Where Is My Passenger?

Posted on December 31, 2015 by - Also by this author

Remember, even the liveliest passengers can go horizontal. Never assume they won't wake up and exit during a pit stop. Chauffeurs should regularly check everyone is on board after a pit stop. 
Remember, even the liveliest passengers can go horizontal. Never assume they won't wake up and exit during a pit stop. Chauffeurs should regularly check everyone is on board after a pit stop. 
In our business, we spend a lot of time looking for passengers. Whether it’s the baggage claim area of an airport, the lobby of a hotel, hospital or restaurant, we are always trying to connect with passengers.

The most common connection problems occur at large airports. While having chauffeurs text their clients on arrival at airports has vastly helped making connections, it’s still not foolproof since the passenger and chauffeur don’t know what the other looks like.

But that’s not what this blog is about. This blog post centers on major chauffeur blunders in losing their passengers. In the most recent case, one of my chauffeurs was dispatched to a local residence on Beech Street to take a group of people to a restaurant in the quaint town of Visalia, Calif, about 65 miles north of my city. Visalia also has a Beech Street. My dispatchers wondered why the chauffeur left the yard nearly two hours before pickup, a procedural no-no. Alas, the chauffeur would call in by radio to say he was unable to locate the house numbers on Beech Street to pick up his passengers. Two dispatchers scrambled to assist him. As a cross street location was obtained from the lost chauffeur, an observant dispatcher realized the chauffeur was already in Visalia WITHOUT his passengers. As luck would have it, we had another vehicle complete a job 20 minutes before pickup time, so the client never knew the chauffeur who picked them up was not the originally assigned chauffeur.

That doesn’t top the chauffeur who was sent to Redding, Calif., in a stretch to fetch a doctor late at night. The 8-hour trip became a little longer for the doctor and the chauffeur through an honest mistake. At about 2 a.m., the chauffeur stopped to refuel. The doctor was in the back of the car presumably sleeping. The chauffeur went inside to buy a soda, use the restroom and grab a smoke break.

As he puffed away on the side of the building, the doctor woke up and slipped inside to use the restroom, unseen by the chauffeur. You see it coming? The chauffeur finished his smoke, put the gas hose back in the pump, and jumped into the car to continue the journey home. The doctor came out and found his limousine gone! He didn’t know what limo company his assistant used so he had to call her first as the limo barreled down Interstate 5 with only the chauffeur in the vehicle. The assistant called the limo company and informed the dispatcher of her boss’s plight. The dispatcher called the chauffeur who by now was 20 miles down the road. The chauffeur argued that his passenger is asleep in the back before finally having the nerve to drop the partition only to find out his passenger was missing. Meanwhile, the doctor spent about 45 minutes in the parking lot of a gas station. It was a humbling experience for both parties.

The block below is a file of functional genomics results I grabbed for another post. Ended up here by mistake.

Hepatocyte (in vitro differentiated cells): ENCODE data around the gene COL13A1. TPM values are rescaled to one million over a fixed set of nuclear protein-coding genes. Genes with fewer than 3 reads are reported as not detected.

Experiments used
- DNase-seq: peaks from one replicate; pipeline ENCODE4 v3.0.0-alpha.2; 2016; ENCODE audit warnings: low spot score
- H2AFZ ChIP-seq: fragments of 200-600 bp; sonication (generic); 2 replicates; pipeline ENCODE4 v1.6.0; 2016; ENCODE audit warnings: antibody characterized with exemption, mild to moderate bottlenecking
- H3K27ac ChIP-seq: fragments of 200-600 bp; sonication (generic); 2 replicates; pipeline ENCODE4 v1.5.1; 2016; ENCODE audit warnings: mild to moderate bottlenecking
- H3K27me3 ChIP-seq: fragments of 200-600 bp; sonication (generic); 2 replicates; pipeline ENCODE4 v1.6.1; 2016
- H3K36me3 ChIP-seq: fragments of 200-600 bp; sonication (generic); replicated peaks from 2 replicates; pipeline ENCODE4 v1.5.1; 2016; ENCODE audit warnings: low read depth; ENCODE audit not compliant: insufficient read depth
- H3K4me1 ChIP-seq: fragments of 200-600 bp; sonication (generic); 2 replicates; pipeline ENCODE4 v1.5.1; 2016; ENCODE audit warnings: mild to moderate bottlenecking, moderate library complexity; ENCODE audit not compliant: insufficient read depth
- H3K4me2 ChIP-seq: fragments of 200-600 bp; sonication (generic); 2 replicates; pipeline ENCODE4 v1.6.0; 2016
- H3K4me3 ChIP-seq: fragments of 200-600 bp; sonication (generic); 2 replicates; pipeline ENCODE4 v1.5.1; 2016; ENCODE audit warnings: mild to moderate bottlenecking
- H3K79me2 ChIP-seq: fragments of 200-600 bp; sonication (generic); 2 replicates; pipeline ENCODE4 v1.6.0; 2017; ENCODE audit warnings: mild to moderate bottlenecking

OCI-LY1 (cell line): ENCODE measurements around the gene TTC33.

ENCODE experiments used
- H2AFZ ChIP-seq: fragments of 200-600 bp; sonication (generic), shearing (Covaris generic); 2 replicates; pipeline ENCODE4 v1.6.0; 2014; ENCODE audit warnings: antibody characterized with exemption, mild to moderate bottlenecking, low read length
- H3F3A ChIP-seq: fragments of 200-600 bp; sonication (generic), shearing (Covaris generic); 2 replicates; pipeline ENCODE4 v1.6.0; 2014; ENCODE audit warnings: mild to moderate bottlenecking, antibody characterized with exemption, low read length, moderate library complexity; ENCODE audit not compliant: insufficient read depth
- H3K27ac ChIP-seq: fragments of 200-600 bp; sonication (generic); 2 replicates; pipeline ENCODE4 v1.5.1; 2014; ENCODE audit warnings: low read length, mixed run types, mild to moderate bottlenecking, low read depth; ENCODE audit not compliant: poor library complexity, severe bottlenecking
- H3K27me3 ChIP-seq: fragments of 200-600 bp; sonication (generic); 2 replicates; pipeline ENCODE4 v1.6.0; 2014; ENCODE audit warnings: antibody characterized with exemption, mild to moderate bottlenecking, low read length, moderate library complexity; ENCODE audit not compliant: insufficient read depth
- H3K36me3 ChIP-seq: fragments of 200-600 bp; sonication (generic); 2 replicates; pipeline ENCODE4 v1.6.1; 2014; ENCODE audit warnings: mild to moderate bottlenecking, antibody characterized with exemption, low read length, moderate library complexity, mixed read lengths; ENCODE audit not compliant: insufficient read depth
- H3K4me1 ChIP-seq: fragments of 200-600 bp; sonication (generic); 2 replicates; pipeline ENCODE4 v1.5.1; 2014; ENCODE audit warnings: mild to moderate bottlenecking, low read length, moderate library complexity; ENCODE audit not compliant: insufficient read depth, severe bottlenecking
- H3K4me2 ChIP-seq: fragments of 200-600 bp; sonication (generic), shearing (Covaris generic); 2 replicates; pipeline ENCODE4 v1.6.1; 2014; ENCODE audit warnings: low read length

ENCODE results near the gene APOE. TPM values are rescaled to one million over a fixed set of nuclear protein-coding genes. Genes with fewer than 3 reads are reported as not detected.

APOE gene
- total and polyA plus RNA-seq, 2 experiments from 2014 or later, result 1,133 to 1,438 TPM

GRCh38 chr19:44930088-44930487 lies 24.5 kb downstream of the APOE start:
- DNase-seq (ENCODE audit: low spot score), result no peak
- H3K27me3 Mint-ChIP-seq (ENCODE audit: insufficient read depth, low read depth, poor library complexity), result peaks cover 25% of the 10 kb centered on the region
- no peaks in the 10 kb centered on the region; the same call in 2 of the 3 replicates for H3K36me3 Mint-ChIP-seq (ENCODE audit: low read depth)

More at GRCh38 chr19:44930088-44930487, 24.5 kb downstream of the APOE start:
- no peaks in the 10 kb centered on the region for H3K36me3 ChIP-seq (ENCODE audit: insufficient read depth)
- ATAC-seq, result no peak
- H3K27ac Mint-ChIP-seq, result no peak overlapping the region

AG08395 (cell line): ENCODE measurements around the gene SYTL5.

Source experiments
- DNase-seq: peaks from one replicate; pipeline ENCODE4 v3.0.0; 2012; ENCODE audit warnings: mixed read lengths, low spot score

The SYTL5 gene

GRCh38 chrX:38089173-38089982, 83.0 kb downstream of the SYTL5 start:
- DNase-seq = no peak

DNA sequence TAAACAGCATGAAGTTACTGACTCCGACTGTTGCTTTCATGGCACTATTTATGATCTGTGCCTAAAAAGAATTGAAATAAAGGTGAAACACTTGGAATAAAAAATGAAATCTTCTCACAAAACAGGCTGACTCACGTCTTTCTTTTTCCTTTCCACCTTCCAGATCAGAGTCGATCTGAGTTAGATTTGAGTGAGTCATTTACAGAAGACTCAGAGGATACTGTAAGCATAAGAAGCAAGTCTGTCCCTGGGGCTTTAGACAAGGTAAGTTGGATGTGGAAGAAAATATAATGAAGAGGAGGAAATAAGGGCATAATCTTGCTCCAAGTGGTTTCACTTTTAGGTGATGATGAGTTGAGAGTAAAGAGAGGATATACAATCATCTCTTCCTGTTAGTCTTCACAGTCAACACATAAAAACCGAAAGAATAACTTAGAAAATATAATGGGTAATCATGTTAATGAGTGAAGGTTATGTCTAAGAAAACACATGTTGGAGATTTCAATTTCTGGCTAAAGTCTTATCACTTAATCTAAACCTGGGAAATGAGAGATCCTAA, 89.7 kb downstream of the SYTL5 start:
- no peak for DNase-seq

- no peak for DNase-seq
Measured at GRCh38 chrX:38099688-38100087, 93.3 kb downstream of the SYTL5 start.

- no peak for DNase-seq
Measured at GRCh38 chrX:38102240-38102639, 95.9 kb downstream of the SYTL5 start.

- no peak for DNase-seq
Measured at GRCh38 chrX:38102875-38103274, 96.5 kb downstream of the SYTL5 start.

View comments or post a comment on this story. (0 Comments)

More Shop Talk Blog Posts

September 21, 2016

When Marriage Proposals Go Wrong In The Limo: Part 2

Limousines might be good for weddings, but prove troublesome for popping the question.

September 21, 2016

Safety Tips For Driving In High Winds

Driving Gem: Do you know the size of your vehicle's sail area?

September 14, 2016

When Marriage Proposals Go Wrong In The Limo

Mini-Series Part 1: A trailer park, curses, a tumbler of vodka, and a pack of beauties. Could anything go right about this trip?

September 14, 2016

Detecting An Alternator Failure

Your fleet vehicle electrical systems depend on optimally running alternators. When an alternator fails, you'll be left on the side of the road.

September 12, 2016

A Horrible Experience As A Mystery Rider

A dangerous five-point U-turn, lack of local knowledge, and requests for directions ruined an evening limo run.

See More

Facebook Comments ()

Comments (0)

Post a Comment

Submit

Blogs

See More

See More

See More

See More

LCT Store

LCT Magazine - September 2016 $12.95 COVER STORY: * How Do We Max Our Markets? * *
LCT Magazine - August 2016 $12.95 COVER STORY: * Stay in the Black Despite Insurance Blues * *



Connect

Experience the three annual industry events for networking for business, showcasing vehicles and products, and getting the tools for success.

Read About Your Region

What’s Happening Near You?
Click on any state to see the latest industry news and events in that region.

More From The World's Largest Fleet Publisher

Automotive Fleet

The Car and truck fleet and leasing management magazine

Business Fleet

managing 10-50 company vehicles

Fleet Financials

Executive vehicle management

Government Fleet

managing public sector vehicles & equipment

TruckingInfo.com

THE COMMERCIAL TRUCK INDUSTRY’S MOST IN-DEPTH INFORMATION SOURCE

Work Truck Magazine

The number 1 resource for vocational truck fleets

Metro Magazine

Serving the bus and passenger rail industries for more than a century

Schoolbus Fleet

Serving school transportation professionals in the U.S. and Canada

Please sign in or register to .    Close